I'm trying to remember where in the book a certain conversation takes place--maybe someone here can help me?

Here's what I remember: Either Paul or Leto is walking along, talking with Gurney (?) and then Paul/Leto says something that sets Gurney (if it is Gurney) off on a twenty minute inner monologue, where he comes to some new realization. There is no actual conversation the whole time, but after the inner monologue, Paul/Leto speaks to Gurney's new realization as if he was able to hear it, of course, due to his very accurate prescience at that point in the story.

Any ideas?

  • 2
    If prescience was involved, it wasn’t Leto. Jul 3, 2022 at 2:14
  • I don't have the books to hand but I suspect it may be a conversation between Paul and the ghola of Duncan Idaho, possibly from the second book?
    – Alith
    Jul 3, 2022 at 3:36
  • @suchiuomizu Leto II Jul 3, 2022 at 12:22

1 Answer 1


You might be referring to this (abridged) conversation between Leto and Stiglar. (Children of Dune P. 65/73)

Sietch Tabr - The Attendant:

Stilgar cleared his throat. Leto spoke without turning: "I have a very serious problem, Stil." "So I surmised." The voice beside Leto came low and wary. The child had sounded disturbingly of the father.

"My problem is that my father left so many things undone," Leto said. "Especially the focus of our lives. The Empire cannot go on this way, Stil, without a proper focus for human life. I am speaking of life, you understand? Life, not death."

Leto and Stilgar talk about the past, leadership responsibilities, Fremen tradition, and how the deeper tradition that lay in Leto's mind would change society in uncounted ways. Then the conversation's brought to a halt by Stilgar's abbrupt turning and walking away:

Stil, I charge you to save people. They're more important than things. And Ghani is the most precious of all because, without me, she is the only hope for the Atreides." "I will hear no more," Stilgar said. He turned and began climbing down the rocks toward the oasis across the sand. He heard Leto following. Presently Leto passed him and, glancing back, said: "Have you noticed, Stil, how beautiful the young women are this year?"

This last simple observation by Leto sets a cascade of thoughts in Stilgar's mind.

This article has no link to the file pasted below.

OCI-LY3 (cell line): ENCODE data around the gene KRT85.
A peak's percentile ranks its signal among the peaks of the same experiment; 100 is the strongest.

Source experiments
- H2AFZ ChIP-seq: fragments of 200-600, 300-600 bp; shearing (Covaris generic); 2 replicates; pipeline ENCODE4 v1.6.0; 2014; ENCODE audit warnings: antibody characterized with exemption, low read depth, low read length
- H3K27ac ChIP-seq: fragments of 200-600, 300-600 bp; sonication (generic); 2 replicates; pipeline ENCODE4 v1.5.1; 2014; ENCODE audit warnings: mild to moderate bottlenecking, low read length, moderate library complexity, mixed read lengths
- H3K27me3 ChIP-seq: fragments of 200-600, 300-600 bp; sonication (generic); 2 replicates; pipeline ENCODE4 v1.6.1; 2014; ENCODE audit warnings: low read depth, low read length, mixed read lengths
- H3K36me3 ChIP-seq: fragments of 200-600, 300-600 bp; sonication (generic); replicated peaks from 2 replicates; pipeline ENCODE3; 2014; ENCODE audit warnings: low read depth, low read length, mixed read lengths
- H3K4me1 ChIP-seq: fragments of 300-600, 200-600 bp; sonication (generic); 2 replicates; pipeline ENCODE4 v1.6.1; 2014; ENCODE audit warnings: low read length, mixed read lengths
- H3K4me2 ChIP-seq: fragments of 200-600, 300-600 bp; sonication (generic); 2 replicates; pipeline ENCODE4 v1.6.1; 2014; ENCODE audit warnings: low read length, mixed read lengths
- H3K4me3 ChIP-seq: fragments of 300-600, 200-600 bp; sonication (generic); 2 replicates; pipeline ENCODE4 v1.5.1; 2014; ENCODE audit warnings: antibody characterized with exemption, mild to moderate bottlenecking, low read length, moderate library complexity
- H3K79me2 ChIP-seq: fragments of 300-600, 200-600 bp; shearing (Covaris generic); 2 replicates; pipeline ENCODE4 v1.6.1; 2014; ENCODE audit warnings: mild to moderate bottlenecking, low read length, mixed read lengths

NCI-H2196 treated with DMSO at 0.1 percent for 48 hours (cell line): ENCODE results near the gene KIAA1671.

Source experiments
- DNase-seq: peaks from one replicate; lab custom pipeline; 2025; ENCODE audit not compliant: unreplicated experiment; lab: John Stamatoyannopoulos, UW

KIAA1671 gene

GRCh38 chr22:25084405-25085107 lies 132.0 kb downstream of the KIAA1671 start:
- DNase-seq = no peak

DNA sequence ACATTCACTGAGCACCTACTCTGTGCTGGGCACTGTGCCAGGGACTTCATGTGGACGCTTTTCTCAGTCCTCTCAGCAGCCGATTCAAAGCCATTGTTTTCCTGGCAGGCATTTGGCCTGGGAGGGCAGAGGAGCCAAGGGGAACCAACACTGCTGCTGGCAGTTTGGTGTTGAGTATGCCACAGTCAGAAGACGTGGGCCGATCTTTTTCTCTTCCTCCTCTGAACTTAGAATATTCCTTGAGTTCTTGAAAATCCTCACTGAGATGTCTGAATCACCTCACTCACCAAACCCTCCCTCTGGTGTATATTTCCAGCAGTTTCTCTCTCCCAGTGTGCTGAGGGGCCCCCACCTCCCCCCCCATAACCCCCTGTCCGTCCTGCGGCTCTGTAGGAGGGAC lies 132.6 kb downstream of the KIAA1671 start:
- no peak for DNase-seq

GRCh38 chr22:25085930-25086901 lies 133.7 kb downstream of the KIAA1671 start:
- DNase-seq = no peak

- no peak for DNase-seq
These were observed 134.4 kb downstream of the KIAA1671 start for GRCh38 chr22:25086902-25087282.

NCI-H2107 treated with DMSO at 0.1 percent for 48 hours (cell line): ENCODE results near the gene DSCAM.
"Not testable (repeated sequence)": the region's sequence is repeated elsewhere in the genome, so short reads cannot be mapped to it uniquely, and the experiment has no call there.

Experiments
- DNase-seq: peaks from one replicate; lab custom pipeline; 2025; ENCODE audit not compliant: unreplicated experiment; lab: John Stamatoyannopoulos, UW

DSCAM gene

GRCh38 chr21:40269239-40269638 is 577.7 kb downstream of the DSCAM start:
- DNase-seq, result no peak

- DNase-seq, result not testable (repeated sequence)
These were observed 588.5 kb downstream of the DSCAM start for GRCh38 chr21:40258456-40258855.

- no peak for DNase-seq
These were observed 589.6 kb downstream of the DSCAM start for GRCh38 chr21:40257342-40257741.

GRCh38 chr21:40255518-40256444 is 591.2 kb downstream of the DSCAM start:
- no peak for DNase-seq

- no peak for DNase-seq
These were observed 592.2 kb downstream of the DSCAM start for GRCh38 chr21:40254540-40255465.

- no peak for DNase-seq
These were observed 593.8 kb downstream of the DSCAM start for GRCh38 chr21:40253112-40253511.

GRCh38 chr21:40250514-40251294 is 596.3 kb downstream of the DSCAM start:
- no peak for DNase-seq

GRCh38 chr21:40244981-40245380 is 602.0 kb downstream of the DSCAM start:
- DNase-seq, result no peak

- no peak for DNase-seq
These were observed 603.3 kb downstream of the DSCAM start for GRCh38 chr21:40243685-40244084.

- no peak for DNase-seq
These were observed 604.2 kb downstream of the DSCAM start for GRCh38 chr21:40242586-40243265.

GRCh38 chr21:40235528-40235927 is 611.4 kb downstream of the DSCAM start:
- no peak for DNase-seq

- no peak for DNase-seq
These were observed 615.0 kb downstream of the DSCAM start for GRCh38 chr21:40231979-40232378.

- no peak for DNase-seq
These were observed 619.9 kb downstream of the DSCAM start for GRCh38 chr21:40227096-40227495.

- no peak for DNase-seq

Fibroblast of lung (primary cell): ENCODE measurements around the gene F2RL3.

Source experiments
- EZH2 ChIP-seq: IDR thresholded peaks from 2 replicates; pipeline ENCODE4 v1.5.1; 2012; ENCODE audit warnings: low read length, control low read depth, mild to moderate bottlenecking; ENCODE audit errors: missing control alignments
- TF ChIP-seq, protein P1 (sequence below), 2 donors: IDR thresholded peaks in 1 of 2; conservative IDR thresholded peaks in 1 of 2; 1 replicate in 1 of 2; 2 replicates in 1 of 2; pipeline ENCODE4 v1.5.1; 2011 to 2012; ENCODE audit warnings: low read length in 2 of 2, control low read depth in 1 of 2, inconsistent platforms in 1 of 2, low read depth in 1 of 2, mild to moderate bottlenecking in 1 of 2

Stilgar could not explain it, but he found Leto's casual observation profoundly disturbing. It ground through his awareness all the way back across the sand to Sietch Tabr, taking precedence over everything else Leto had said out there on The Attendant. Indeed, the young women of Arrakis were very beautiful that year. And the young men, too. Their faces glowed serenely with water-richness. Their eyes looked outward and far. They exposed their features often without any pretense of stillsuit masks and the snaking lines of catchtubes. Frequently they did not even wear stillsuits in the open, preferring the new garments which, as they moved, offered flickering suggestions of the lithe young bodies beneath.

Why did I want the village destroyed? Stilgar wondered, and he stumbled as he walked. He knew himself to be of a dying breed. Old Fremen gasped in wonder at the prodigality of their planet -- water wasted into the air for no more than its ability to mould building bricks. The water for a single one-family dwelling would keep an entire sietch alive for a year. The new buildings even had transparent windows to let in the sun's heat and to desiccate the bodies within. Such windows opened outward.

The very meaning of sietch -- a place of sanctuary in times of trouble -- had been perverted here into a monstrous confinement for an entire population. Leto spoke the truth: Muad'Dib had changed all that.

The old ways (My ways! he admitted) had forced his people to ignore all history except that which turned inward onto their own travail.

With an abrupt shock, Stilgar realized that these things were equally dangerous to the course which Alia was setting. Again Stilgar stumbled and fell farther behind Leto.

Change is dangerous! Stilgar told himself. Sameness and stability were the proper goals of government. But the young men and women were beautiful. And they remembered the words of Muad'Dib as he deposed Shaddam IV: "It's not long life to the Emperor that I seek; it's long life to the Imperium." Isn't that what I've been saying to myself? Stilgar wondered. He resumed walking, headed toward the sietch entrance slightly to Leto's right. The youth moved to intercept him. Muad'Dib had said another thing, Stilgar reminded himself: "just as individuals are born, mature, breed, and die, so do societies and civilizations and governments." Dangerous or not, there would be change. The beautiful young Fremen knew this. They could look outward and see it, prepare for it.

Stilgar was forced to stop. It was either that or walk right over Leto. The youth peered up at him owlishly, said: "You see, Stil? Tradition isn't the absolute guide you thought it was."

Your Answer

By clicking “Post Your Answer”, you agree to our terms of service and acknowledge that you have read and understand our privacy policy and code of conduct.

Not the answer you're looking for? Browse other questions tagged or ask your own question.